PARIS (Reuters) - After more than a thousand years of service, the Paris mint has thrown its doors open to the public with a vast exhibition of treasures, collectors’ coins and a view of the craftsmen in their workshops.
On the banks of the River Seine, workers chisel, press and engrave medals and memorabilia in the factory that advertises itself as the oldest in the French capital, with a history stretching back to the year 864.
Since the introduction of the euro in 2002, the mint - or the ‘Monnaie de Paris’ - has passed industrial-scale production of everyday coinage to a plant in the southwestern town of Pessac.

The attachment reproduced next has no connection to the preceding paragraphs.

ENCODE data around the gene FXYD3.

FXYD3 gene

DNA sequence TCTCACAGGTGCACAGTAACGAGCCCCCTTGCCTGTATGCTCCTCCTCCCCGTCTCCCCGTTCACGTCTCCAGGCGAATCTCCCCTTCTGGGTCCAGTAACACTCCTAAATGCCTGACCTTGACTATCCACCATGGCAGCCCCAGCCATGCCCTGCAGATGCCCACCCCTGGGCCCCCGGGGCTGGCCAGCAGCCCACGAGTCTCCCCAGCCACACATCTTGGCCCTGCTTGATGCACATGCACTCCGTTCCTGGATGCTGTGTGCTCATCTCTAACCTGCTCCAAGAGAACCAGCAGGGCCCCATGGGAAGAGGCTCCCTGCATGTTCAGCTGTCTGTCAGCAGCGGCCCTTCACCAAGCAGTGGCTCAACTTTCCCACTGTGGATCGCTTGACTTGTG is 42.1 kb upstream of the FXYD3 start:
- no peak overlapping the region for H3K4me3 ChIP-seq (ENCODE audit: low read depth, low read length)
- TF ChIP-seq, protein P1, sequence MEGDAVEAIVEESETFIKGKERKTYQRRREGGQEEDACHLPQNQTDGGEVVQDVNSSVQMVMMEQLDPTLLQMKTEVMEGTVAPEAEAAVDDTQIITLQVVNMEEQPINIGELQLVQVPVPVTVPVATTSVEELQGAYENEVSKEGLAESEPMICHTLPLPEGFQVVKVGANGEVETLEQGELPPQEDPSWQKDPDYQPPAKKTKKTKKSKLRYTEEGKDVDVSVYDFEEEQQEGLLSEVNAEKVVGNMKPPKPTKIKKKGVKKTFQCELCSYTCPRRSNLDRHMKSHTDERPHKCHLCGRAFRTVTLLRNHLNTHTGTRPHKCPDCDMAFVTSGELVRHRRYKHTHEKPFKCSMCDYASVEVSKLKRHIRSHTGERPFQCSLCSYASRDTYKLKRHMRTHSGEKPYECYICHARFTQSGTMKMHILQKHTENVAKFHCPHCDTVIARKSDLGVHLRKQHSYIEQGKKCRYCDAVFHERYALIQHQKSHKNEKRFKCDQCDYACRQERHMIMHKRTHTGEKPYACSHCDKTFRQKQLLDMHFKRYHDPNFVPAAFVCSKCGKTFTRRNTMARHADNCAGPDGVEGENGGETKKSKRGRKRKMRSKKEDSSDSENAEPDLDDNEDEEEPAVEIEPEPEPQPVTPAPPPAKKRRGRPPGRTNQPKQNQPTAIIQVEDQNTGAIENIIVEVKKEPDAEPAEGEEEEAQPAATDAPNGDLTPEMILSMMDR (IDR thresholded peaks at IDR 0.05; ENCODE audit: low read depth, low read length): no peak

Its workforce, about 150-strong, is now counting on collectors, the curious and tourists to give it a longer lease of life.
“Here we mint coins which still have a value,” the mint’s chief executive, Aurelien Rousseau, said. “But it is indeed more often collectors who are interested in these products.”
Displays include ancient treasure chests, a coin dating back more than 2,000 years and the platinum metre measure that remains the international reference of the metric system.
Reporting by Johnny Cotton; Writing by Brian Love; Editing by Andrew Heavens